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Building a simple service scanner with POE

by grinder (Bishop)
on Sep 09, 2005 at 15:39 UTC ( #490609=perlquestion: print w/replies, xml ) Need Help??
grinder has asked for the wisdom of the Perl Monks concerning the following question:

I've been trying to wrap my head around POE. I have a lengthy script that sees whether it can open a socket on various ports on various machines (over 100 connecctions all told). Actually the script is short, it just takes a long time to run, since everything is done serially.

It's just too slow... so I finally found some time to investigate POE, and I have the following code:

use strict; use POE; use POE::Component::Client::TCP; my $task = [ { name => '', proto => 'tcp', port => 80 }, { name => '', proto => 'tcp', port => 25 }, { name => '', proto => 'udp', port => 53 }, ]; for my $t( @$task ) { next if $t->{proto} ne 'tcp'; POE::Component::Client::TCP->new( RemoteAddress => $t->{host}, RemotePort => $t->{port}, Connected => sub { print "$t->{host}:$t->{proto}:$t->{port} up\n"; $poe_kernel->yield( 'shutdown' ); }, ConnectError => sub { print "$t->{host}:$t->{proto}:$t->{por +t} down\n" }, ConnectTimeout => 2, ServerInput => sub { }, ); } $poe_kernel->run();

This actually works quite well. It takes less than a second to run if all services are up, and a smidgen more than two seconds if a service is down. Much better than the 13 seconds the old script takes.

It does, however, have a major flaw, in that it doesn't know how to deal with UDP. I use the POE::Component::Client::TCP module to deal with TCP protocols, but there's no such thing as POE::Component::Client::UDP, and I don't know how to go about using the POE building blocks to make something that would work. All I need is a true/false result to the question "could I open a socket".

The other flaw that I don't like is the klugey empty ServerInput callback. It's never called, but the object cannot be constructed if this key/value pair is missing. This may mean that I'm using POE::Component::Client::TCP for a purpose for which it was not designed. Which in turn may mean that I'm paying for a lot of startup overhead that may be avoided by using some other technique. Again, just like for UDP, I'm only interested in a yes/no answer.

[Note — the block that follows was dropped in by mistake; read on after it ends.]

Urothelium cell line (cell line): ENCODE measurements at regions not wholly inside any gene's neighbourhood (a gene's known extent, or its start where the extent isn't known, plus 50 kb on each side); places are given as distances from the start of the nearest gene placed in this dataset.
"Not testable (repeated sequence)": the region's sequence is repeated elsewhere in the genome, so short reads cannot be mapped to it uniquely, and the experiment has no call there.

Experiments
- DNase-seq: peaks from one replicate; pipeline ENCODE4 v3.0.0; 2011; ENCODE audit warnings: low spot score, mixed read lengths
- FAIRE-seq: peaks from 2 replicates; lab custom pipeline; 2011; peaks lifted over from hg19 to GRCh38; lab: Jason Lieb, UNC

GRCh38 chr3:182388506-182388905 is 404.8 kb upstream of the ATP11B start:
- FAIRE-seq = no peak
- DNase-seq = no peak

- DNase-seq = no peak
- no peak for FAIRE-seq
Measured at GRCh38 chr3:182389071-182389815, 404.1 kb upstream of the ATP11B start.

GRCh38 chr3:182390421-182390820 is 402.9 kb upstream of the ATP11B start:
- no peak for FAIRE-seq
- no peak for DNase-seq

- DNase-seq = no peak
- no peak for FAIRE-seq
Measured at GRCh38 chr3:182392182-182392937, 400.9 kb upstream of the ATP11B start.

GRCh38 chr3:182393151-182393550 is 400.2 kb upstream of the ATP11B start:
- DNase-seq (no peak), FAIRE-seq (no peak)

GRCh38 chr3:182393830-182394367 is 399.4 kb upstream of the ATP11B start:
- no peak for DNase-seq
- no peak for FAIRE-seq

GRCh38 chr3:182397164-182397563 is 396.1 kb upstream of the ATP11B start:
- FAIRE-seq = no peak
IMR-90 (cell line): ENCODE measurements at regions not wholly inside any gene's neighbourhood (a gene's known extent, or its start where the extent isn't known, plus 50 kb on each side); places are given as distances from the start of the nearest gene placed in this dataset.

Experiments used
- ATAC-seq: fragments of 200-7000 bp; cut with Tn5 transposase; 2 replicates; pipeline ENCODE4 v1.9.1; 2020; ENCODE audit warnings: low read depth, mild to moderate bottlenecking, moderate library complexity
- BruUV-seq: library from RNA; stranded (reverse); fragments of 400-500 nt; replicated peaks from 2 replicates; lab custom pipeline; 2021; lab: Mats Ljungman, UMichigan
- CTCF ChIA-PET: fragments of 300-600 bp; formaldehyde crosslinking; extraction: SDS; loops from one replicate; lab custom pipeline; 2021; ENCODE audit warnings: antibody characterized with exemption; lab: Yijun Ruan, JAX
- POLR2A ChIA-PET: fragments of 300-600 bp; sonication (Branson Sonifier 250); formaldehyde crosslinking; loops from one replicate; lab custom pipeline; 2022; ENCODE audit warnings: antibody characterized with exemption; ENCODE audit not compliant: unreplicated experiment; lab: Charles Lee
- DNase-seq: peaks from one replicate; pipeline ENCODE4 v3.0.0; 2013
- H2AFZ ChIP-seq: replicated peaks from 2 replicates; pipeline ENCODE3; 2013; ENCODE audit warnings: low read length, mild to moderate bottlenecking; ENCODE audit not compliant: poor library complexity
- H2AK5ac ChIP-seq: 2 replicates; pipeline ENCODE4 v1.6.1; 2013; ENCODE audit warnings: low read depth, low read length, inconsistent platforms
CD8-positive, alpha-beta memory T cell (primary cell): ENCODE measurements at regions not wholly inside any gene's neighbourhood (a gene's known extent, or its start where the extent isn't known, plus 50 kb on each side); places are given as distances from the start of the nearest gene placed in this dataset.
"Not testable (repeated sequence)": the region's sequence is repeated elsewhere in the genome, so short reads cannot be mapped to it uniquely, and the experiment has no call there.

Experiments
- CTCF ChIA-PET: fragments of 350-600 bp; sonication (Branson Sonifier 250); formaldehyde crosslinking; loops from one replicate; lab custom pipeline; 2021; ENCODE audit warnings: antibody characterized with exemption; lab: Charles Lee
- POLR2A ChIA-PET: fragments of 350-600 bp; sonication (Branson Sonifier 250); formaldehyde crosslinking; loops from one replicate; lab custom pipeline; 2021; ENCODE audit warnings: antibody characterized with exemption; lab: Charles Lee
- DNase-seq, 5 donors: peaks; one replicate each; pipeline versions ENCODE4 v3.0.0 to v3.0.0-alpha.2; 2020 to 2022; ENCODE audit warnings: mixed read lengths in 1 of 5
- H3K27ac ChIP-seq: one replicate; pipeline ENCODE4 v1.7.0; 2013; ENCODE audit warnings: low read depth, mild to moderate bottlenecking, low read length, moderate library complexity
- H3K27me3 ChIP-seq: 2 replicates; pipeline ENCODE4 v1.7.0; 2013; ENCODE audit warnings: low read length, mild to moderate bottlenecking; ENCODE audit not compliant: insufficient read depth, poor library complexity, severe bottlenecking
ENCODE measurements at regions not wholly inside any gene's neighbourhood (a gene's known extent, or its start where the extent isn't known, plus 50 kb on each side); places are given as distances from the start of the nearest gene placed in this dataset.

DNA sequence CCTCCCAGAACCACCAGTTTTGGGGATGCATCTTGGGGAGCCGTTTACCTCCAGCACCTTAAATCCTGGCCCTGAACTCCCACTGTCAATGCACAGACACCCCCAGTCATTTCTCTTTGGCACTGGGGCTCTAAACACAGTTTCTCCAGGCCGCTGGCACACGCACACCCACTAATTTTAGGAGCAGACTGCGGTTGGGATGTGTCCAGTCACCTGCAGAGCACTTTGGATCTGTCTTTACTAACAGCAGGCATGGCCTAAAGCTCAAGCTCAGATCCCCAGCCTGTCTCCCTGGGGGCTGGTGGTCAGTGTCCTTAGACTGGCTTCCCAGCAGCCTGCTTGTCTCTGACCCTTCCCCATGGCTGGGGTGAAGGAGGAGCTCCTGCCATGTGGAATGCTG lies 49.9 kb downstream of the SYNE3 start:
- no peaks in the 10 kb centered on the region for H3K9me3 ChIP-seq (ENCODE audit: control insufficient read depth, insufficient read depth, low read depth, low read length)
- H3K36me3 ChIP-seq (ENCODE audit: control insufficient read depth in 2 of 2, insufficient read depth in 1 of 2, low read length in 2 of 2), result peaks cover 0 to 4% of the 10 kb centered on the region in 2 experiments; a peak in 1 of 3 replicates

I also suspect that both of these flaws are probably solved by one simple(r)? solution. Can someone set me straight?

- another intruder with the mooring in the heart of the Perl

Replies are listed 'Best First'.
Re: Building a simple service scanner with POE
by ikegami (Pope) on Sep 09, 2005 at 15:45 UTC
Re: Building a simple service scanner with POE
by johnnywang (Priest) on Sep 09, 2005 at 18:05 UTC
    Since you only want the connection status, you probably should use the POE::Wheel::SocketFactory instead of the component (which is built on top of SocketFactory). Something like the following:( not tested, not even syntax)
    use strict; use POE; use POE::Wheel::SocketFactory; my $task = [ { name => '', proto => 'tcp', port => 80 }, { name => '', proto => 'tcp', port => 25 }, { name => '', proto => 'udp', port => 53 }, ]; for my $t( @$task ) { POE::Wheel::SocketFactory->new( RemoteAddress => $t->{host}, RemotePort => $t->{port}, SocketProtocol => $t->{proto}, SuccessEvent => sub { print "$t->{host}:$t->{proto}:$t->{port} up\n"; $poe_kernel->yield( 'shutdown' ); }, FailureEvent => sub { print "$t->{host}:$t->{proto}:$t->{por +t} down\n" }, ); } $poe_kernel->run();
Re: Building a simple service scanner with POE
by jch341277 (Sexton) on Sep 09, 2005 at 16:00 UTC

      That would require farming tasks out to subprocesses and getting the information back again. Work, work, work.

      And to get the answers back in more or less constant time would require spawning a lot of kids. I don't want to go down that path. With POE, it all takes place in the one process.

      - another intruder with the mooring in the heart of the Perl

Re: Building a simple service scanner with POE
by Akhasha (Scribe) on Sep 13, 2005 at 05:23 UTC
    I'm guessing there is no PoCo::Client::UDP because raw UDP is a stateless protocol and my understanding of POE::Components is that they track protocol state for you.

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